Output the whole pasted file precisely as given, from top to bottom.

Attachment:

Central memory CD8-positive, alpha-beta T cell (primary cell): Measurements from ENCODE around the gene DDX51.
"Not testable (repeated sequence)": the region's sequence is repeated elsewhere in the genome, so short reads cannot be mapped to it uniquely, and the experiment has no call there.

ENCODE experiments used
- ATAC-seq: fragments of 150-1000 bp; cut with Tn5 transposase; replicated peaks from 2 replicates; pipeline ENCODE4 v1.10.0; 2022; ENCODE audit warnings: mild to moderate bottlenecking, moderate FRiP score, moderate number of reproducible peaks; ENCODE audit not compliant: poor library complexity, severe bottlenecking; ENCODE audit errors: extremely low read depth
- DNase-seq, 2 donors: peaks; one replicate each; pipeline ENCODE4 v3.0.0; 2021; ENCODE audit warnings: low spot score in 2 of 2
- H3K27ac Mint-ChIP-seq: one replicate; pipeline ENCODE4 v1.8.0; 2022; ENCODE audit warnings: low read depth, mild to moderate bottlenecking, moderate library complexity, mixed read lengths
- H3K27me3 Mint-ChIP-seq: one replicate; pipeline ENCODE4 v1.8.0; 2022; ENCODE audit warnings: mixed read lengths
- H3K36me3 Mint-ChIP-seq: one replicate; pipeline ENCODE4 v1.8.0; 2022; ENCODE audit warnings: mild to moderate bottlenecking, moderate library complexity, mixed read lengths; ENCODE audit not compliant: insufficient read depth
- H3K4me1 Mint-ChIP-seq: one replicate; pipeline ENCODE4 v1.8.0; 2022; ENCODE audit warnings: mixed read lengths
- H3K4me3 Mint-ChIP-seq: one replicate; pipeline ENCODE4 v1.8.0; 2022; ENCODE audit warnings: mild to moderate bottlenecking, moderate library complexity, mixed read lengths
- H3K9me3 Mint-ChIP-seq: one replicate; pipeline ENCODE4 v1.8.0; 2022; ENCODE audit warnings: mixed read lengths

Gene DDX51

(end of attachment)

Central memory CD8-positive, alpha-beta T cell (primary cell): Measurements from ENCODE around the gene DDX51.
"Not testable (repeated sequence)": the region's sequence is repeated elsewhere in the genome, so short reads cannot be mapped to it uniquely, and the experiment has no call there.

ENCODE experiments used
- ATAC-seq: fragments of 150-1000 bp; cut with Tn5 transposase; replicated peaks from 2 replicates; pipeline ENCODE4 v1.10.0; 2022; ENCODE audit warnings: mild to moderate bottlenecking, moderate FRiP score, moderate number of reproducible peaks; ENCODE audit not compliant: poor library complexity, severe bottlenecking; ENCODE audit errors: extremely low read depth
- DNase-seq, 2 donors: peaks; one replicate each; pipeline ENCODE4 v3.0.0; 2021; ENCODE audit warnings: low spot score in 2 of 2
- H3K27ac Mint-ChIP-seq: one replicate; pipeline ENCODE4 v1.8.0; 2022; ENCODE audit warnings: low read depth, mild to moderate bottlenecking, moderate library complexity, mixed read lengths
- H3K27me3 Mint-ChIP-seq: one replicate; pipeline ENCODE4 v1.8.0; 2022; ENCODE audit warnings: mixed read lengths
- H3K36me3 Mint-ChIP-seq: one replicate; pipeline ENCODE4 v1.8.0; 2022; ENCODE audit warnings: mild to moderate bottlenecking, moderate library complexity, mixed read lengths; ENCODE audit not compliant: insufficient read depth
- H3K4me1 Mint-ChIP-seq: one replicate; pipeline ENCODE4 v1.8.0; 2022; ENCODE audit warnings: mixed read lengths
- H3K4me3 Mint-ChIP-seq: one replicate; pipeline ENCODE4 v1.8.0; 2022; ENCODE audit warnings: mild to moderate bottlenecking, moderate library complexity, mixed read lengths
- H3K9me3 Mint-ChIP-seq: one replicate; pipeline ENCODE4 v1.8.0; 2022; ENCODE audit warnings: mixed read lengths

Gene DDX51